Forget biting your nails: if you’re feeling some anxiety, try spitting. We thought the eyes were the window to our soul, but maybe it’s really our tongue. A recent review of eight studies examined scientists’ use of saliva to read stress levels. Saliva contains cortisol, a hormone that kicks in when the body is under strain to increase both blood sugar and pressure, while simultaneously saving energy by slowing the digestive, reproductive, and immune systems. Researchers hope to use these cortisol samples to more accurately determine stress levels.
One of the most popular current treatments for anxiety is Mindfulness-Based Stress Reduction (MSRB). Yoga, meditation, and deep breathing exercises have all been proven to help reduce stress. Mind-body therapy techniques teach patients to focus on the present and to learn how to recognize, yet not be defeated by, stressors as they surface. Though MBSR is considered a successful approach for many, the only significant way of gauging its achievements are through the patients’ self-assessments.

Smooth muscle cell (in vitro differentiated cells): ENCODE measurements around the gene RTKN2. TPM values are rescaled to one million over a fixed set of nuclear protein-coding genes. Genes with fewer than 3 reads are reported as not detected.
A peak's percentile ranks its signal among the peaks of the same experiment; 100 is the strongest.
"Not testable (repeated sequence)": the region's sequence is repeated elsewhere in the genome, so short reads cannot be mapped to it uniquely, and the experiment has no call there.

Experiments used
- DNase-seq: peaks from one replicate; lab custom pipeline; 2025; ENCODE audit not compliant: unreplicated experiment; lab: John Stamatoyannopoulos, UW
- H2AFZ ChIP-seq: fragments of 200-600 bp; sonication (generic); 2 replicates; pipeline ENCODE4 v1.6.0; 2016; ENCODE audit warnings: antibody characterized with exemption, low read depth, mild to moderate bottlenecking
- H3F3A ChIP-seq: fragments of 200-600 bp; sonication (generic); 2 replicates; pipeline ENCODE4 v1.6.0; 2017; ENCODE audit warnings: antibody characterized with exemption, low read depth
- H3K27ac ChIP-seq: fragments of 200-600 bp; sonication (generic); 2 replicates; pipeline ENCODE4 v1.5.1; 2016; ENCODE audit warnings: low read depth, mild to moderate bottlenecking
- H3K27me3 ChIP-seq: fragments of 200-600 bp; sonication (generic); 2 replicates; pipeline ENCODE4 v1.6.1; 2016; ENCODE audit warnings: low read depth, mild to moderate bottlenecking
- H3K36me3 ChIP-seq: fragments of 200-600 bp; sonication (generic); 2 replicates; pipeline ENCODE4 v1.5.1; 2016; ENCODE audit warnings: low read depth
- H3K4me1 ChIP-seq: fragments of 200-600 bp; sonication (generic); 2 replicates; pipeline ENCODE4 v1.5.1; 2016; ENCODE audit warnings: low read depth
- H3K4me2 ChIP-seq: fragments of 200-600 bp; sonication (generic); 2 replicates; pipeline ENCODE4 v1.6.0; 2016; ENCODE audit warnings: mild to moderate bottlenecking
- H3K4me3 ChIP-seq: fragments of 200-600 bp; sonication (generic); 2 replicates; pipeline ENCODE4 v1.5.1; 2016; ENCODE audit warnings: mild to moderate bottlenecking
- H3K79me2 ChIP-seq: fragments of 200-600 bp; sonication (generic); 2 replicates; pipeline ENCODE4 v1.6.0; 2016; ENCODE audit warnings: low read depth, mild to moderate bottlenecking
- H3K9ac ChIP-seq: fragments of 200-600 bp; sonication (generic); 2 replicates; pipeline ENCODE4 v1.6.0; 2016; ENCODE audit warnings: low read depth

While self-reports can be helpful, they are not considered concrete data. In particular with stress, most people say they are “stressed out” on a regular basis. Everyone is under stress, and has stressful events pop up each and everyday. However, for some people the stress they are under is taking a toll on their health. Heart disease and other physical illnesses have been directly linked to high stress levels. Using saliva to measure cortisol readings could help clinically measure the effectiveness of MBSR and other related treatments. Plus, it could help doctors determine which patients are experiencing dangerous levels of stress.
Though cortisol runs throughout our entire body and can be found and measured in plasma and urine – spit is obviously the simplest way to do a quick test. According to the review, several studies have already utilized this method, collecting drool after MBSR activities such as meditation. Thus far, these studies using cortisol readings for their measurements are still in the early stages. For example, some of the current studies have been small in size. Interestingly, cortisol has emerged as a valuable tool in other areas of research too, including PTSD and childhood obesity.
In the meantime, try and relax. There are other methods to measure stress levels such as through body temperature, which is how a mood ring works. For at-home ways to track your stress, try ordering a Biodot Skin thermometer.
The answers to our anxiety issues may be within spitting distance!